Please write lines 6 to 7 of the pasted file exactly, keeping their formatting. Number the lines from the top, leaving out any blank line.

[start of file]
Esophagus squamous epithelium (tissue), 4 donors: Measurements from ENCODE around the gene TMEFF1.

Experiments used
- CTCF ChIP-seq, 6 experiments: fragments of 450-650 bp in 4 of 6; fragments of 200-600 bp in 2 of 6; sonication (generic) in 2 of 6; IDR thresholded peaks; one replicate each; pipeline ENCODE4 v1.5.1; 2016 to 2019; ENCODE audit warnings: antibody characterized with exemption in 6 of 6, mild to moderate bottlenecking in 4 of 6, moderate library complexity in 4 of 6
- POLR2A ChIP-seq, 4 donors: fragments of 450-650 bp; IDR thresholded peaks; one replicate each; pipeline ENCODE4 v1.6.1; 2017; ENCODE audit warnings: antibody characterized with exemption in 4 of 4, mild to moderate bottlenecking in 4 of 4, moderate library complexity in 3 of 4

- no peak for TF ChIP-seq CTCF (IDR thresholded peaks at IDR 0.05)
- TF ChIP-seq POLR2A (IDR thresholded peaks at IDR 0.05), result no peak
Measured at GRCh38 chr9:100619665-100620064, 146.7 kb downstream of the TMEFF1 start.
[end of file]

- TF ChIP-seq POLR2A (IDR thresholded peaks at IDR 0.05), result no peak
Measured at GRCh38 chr9:100619665-100620064, 146.7 kb downstream of the TMEFF1 start.